Commentary

The prices presented in Table 1 provide initial estimates of the impacts that COVID-19 has had on price expectations for corn and soybeans. These prices likely will be revised in the future as more information becomes available to access the impacts on COVID-19 on crop farm economics.

These price expectations seem reasonable for COVID-19 impacts. They are not a worst case scenario. A major recession, followed by a recovery is built into the price estimates for the time span the three marketing years cover. Given that social distancing measures have not been implemented before, no data exists to access the depth of recession, or the resulting recovery. We choose here to believe in a robust US economy, leading to recovery. A much larger and lengthy recession in the US or around the world would cause estimates to be worse than presented here. Conversely, a more buoyant recovery would result in higher prices than presented here.

Finally, the prices presented here reflect expectations, particularly for the 2020 and 2021 marketing years.  The 2020 MYA prices are made with the assumption of close to trend yields in the U.S.  Yields above trend could lead to substantially lower prices, and vice versa.

References

Hubbs, T. “How Bad Will Ethanol Demand Destruction Get?.” farmdoc daily (10):77, Department of Agricultural and Consumer Economics, University of Illinois at Urbana-Champaign, April 27, 2020.

Irwin, S. “The Competitiveness of Ethanol in E10 Gasoline Blends during the Coronavirus Crisis.” farmdoc daily (10):65, Department of Agricultural and Consumer Economics, University of Illinois at Urbana-Champaign, April 8, 2020.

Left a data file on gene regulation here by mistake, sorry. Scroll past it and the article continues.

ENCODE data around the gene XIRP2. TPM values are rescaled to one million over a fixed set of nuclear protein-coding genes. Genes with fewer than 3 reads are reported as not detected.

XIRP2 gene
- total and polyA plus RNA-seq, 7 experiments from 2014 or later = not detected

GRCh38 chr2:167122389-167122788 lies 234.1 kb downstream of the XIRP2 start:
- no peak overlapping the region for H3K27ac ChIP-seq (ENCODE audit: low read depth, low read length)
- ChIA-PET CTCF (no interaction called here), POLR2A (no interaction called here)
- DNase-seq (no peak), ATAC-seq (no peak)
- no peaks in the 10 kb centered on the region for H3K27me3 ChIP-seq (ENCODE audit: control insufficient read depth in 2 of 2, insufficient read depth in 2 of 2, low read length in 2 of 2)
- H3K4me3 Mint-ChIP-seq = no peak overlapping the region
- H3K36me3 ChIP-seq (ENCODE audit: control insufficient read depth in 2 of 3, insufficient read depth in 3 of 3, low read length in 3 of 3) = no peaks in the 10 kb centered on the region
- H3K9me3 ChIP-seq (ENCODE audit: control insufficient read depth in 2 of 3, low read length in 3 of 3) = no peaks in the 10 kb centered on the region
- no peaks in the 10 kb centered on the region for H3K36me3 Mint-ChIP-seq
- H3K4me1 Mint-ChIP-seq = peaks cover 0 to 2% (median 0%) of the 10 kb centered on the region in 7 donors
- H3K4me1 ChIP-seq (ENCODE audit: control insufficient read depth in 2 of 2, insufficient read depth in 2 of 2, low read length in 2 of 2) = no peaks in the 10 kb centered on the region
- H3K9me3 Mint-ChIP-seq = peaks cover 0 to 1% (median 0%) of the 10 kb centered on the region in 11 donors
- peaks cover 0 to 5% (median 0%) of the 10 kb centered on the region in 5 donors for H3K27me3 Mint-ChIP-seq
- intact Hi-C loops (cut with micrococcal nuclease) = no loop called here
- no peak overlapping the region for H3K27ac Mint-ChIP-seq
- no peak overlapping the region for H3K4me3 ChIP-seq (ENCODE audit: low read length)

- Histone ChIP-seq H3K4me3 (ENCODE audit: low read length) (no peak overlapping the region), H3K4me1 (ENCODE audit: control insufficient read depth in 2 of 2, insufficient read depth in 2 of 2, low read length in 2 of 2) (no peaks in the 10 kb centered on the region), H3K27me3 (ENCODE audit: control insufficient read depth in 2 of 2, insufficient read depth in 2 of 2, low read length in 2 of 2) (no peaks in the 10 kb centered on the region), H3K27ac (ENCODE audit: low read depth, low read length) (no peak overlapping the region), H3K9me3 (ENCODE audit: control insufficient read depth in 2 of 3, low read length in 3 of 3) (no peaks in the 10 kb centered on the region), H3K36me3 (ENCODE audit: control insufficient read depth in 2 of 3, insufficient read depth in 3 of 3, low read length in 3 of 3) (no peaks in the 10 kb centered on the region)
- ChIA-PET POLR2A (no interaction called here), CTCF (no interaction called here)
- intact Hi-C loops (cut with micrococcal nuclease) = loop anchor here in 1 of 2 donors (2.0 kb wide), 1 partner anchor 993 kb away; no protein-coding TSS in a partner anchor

U.S. Department of Agriculture. “Grains and Oilseeds Outlook.” Agricultural Outlook Forum 2020, February 21, 2020. https://www.usda.gov/oce/forum/2020/outlooks/Grains_and_Oilseeds.pdf

Westhoff, P., S. Meyer, J. Binfield, and S. Gerlt. “Early Estimates of the Impacts of COVID-19 on U.S. Agricultural Commodity Markets, Farm Income and Government Outlays.” FAPRI-MU Report #02-20, April 2020. https://www.fapri.missouri.edu/publication/early-estimates-of-the-impacts-of-covid-19-on-u-s-agricultural-commodity-markets-farm-income-and-government-outlays/

Source: Gary Schnitkey, Krista Swanson, Todd Hubbs, Nick Paulson, Jonathan Coppess and Carl Zulauf, Farmdocdaily

Recent News

Fall-applied Herbicides-What Goes Around Comes Around
9/22/2020

Fall herbicide treatments have fallen off over the past several years for a couple of reasons, among them the effectiveness of new soybean trait systems for managing marestail, some generally crappy weather in late fall, and efforts to reduce input costs.  We are seeing a resurgence in some weeds, such as dandelion, which respond well […]

New Round of Farm Aid for COVID Losses Announced, and Causes Snag in Congressional Spending Bill
9/22/2020

Andrew Restuccia and Jesse Newman reported in Friday’s Wall Street Journal that, “President Trump unveiled $13 billion in new aid to farmers facing economic harm from the coronavirus pandemic as he aimed to boost support among rural voters at a campaign rally. ‘I’m proud to announce that I’m doing even more to support Wisconsin farmers,’ said Mr. Trump, speaking outside […]

Corn Silage Needs Adequate Moisture to Ferment
9/18/2020

Early season frost is challenging for corn silage producers, according to Karl Hoppe, Extension livestock systems specialist at NDSU’s Carrington Research Extension Center. Frost makes an abrupt end to the corn-growing season. This begins the dry-down period for the corn plants. “Good corn silage fermentation requires adequate moisture to reduce dry-matter loss and spoilage,” Hoppe […]

Your browser is out-of-date!

Update your browser to view this website correctly. Update my browser now